The properties of light play an important part in optical inspection. When light strikes the surface of an object, it is reflected. In regular (or mirror) reflection, light bounces off an object at the same angle it struck the object. With diffused (or scattered) reflection, light bounces off in all kinds of directions. Diffused reflection occurs, for example, when the surface of an object is rough, or if it has pits or projections such as scratches. Here, we'll refer to light reflected via regular reflection as "regular reflection light" and light reflected via scattered reflection as "scattered light."

Normally, when performing optical inspection, the camera is positioned where it can best capture the most light -- the regular reflection light. This makes the object being inspected very easy to see, but it makes it difficult to detect minute scratches or flaws that are hard to see with the naked eye. Adjusting the lighting angle and the position of the camera to better capture scattered light reflected from scratches is no easy matter, as scattered light is reflected in all kinds of directions.

That's why Toshiba developed a technology that physically separates regular reflection light and scattered light by their color, using a multi-wavelength coaxial aperture filter placed between the camera lens and the image sensor. By simply taking a single shot of the surface of the item being inspected, it can detect minute scratches, pits, projections just microns in size, invisible to the naked eye, and make them easy to see by using color. One of the key features of this technology is that it's all done optically, so there's no need for image processing (Fig. 3).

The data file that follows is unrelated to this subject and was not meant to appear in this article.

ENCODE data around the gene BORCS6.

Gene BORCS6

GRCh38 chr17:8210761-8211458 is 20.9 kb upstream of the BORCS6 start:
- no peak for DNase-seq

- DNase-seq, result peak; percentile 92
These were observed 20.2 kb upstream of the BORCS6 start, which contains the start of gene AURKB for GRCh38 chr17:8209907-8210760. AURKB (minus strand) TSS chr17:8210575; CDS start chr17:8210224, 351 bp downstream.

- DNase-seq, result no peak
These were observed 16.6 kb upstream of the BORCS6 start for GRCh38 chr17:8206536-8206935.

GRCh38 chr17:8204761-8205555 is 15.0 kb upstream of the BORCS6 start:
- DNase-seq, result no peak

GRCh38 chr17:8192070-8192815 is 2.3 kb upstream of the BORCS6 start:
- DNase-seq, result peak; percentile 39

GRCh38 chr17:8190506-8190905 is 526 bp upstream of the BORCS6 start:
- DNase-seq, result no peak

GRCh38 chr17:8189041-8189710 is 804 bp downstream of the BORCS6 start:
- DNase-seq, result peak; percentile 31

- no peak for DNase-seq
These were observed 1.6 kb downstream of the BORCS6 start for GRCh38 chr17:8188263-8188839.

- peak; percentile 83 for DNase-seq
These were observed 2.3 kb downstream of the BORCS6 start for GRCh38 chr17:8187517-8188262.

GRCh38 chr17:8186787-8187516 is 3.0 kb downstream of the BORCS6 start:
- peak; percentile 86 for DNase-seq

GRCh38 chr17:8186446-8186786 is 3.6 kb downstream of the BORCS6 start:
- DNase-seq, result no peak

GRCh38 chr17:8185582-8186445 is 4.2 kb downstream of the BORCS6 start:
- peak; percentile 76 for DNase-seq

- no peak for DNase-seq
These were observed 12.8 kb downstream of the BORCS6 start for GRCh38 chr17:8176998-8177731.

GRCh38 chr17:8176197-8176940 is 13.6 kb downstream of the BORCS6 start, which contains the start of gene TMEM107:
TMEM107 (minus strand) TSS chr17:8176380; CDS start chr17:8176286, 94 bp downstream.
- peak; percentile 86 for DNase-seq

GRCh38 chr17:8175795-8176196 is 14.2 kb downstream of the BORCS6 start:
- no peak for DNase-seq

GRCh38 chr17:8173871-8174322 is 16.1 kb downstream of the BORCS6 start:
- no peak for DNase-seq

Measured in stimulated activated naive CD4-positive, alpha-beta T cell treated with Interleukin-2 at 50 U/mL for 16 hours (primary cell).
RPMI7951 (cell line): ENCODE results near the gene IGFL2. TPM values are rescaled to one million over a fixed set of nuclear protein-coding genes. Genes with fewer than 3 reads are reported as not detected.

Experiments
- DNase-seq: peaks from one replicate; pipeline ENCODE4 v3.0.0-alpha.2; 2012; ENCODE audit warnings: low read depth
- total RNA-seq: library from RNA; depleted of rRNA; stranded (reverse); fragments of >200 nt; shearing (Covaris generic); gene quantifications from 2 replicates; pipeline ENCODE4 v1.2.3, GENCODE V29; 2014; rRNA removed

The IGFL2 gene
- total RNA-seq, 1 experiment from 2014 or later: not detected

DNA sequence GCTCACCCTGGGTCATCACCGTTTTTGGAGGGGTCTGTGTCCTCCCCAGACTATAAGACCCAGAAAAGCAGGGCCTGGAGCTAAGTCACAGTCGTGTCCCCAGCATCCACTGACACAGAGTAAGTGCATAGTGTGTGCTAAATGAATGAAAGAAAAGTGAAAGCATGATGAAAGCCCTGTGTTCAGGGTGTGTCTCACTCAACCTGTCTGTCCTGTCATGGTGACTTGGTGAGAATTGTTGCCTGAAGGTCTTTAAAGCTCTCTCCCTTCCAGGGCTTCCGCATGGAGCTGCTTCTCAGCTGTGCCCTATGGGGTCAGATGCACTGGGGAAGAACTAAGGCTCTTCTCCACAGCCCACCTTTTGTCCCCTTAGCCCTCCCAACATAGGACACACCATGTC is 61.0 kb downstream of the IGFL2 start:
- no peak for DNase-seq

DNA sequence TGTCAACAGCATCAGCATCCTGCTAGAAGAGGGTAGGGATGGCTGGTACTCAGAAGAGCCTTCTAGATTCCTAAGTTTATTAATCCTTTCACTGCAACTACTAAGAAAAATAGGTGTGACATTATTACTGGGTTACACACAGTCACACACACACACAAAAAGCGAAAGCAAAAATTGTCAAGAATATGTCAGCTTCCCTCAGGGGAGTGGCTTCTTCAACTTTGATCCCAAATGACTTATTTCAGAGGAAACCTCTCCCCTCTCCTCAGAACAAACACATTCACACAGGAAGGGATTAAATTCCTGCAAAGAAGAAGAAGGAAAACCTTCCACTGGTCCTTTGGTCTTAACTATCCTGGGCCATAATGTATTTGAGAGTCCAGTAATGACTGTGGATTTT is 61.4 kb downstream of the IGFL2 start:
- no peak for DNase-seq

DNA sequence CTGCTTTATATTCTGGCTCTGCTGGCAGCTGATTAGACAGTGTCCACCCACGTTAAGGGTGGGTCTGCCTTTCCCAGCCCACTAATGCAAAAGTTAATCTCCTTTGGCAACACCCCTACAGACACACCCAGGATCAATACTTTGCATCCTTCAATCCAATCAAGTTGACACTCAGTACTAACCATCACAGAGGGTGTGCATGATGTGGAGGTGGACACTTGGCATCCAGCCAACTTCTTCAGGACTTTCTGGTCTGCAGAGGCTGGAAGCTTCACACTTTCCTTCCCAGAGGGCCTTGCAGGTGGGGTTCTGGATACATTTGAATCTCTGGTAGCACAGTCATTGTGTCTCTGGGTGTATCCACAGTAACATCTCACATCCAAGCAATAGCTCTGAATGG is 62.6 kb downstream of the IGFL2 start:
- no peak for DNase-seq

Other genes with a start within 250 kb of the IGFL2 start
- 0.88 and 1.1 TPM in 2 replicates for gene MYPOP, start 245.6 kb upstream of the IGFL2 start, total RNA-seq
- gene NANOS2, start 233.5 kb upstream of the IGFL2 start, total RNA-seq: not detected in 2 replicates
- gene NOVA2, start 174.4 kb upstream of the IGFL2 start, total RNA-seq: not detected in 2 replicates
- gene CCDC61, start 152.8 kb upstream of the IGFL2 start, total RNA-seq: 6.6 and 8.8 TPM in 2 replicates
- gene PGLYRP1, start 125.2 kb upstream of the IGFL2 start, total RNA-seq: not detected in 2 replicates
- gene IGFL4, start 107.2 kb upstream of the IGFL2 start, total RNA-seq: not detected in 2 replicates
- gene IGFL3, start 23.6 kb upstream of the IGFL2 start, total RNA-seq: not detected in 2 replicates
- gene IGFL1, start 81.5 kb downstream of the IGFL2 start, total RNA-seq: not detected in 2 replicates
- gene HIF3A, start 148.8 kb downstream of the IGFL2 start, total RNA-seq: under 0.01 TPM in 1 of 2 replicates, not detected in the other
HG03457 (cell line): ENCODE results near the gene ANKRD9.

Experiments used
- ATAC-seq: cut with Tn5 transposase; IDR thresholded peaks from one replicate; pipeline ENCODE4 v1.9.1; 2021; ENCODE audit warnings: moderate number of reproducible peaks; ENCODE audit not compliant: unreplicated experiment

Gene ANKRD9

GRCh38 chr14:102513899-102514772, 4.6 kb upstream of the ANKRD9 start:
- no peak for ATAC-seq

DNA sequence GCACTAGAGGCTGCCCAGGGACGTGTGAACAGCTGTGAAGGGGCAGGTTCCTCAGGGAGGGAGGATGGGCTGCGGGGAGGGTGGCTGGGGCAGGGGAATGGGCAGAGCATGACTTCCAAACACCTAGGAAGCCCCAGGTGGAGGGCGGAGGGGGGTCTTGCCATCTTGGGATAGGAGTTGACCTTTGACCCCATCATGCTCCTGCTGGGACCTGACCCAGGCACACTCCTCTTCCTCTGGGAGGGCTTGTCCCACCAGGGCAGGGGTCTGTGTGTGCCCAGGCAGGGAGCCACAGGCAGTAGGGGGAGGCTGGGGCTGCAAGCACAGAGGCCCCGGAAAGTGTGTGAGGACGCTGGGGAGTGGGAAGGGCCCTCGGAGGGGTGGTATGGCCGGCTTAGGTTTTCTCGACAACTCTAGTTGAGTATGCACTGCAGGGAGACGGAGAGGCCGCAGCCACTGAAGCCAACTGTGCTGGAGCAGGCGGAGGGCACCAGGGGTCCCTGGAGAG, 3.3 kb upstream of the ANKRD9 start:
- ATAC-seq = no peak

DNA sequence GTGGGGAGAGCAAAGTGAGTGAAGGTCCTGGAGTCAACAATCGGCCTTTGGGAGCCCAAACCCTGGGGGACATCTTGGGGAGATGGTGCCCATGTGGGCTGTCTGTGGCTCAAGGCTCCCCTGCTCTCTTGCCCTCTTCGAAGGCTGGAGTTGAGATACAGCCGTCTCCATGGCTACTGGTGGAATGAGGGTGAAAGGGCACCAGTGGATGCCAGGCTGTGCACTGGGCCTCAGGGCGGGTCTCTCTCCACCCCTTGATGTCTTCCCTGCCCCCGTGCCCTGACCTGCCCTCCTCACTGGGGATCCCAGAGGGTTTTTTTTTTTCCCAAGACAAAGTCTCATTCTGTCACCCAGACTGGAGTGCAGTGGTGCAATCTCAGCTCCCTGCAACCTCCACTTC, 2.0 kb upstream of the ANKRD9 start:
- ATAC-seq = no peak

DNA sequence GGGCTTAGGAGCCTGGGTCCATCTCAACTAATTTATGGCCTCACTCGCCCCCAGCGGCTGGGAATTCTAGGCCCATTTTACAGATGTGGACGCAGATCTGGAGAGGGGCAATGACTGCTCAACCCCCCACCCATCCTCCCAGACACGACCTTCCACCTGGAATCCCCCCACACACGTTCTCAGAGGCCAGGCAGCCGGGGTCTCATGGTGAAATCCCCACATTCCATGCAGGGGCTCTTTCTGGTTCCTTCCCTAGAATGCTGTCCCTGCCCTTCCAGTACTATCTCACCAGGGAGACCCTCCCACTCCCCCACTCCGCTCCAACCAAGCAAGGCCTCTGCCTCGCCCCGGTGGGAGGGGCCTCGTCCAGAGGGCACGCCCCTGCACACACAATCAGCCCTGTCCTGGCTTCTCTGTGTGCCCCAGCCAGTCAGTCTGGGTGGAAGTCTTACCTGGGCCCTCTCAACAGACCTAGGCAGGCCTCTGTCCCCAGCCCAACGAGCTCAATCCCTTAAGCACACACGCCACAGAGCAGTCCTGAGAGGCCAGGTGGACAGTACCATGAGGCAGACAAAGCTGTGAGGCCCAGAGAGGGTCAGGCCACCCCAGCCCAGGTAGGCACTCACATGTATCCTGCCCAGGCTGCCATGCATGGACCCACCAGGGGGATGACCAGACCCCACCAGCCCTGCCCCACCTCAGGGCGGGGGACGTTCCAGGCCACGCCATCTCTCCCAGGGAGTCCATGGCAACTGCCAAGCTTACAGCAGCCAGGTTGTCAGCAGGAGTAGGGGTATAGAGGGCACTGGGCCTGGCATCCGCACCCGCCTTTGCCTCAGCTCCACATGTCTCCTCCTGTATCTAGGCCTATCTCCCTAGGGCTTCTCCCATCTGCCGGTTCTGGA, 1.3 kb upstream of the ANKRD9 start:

An evolving quality inspection automation solution that solves the problems of the manufacturing industry


Toshiba aims to combine the state-of-the-art AI and optical inspection technologies we've introduced with the appearance inspection device expertise it has developed through the years, helping solve the problems the manufacturing industry encounters when it conducts quality inspections, an essential process for improving product quality.

Competition in the manufacturing industry is grower ever fiercer, and product quality demands are constantly rising. Companies need to be able to identify and remove products with even minute defects too small to see with the naked eye, maintaining a stable level of quality and shipping only high quality products. The manufacturing industry is facing tremendous challenges, such as personnel shortages and how to pass on the skills of veteran personnel.

Toshiba is working to solve these problems by using its many years of experience and know-how to develop continually evolving quality inspection automation solutions.

  • The corporate names, organization names, job titles and other names and titles appearing in this article are those as of February 2022.

>> Related information

Related articles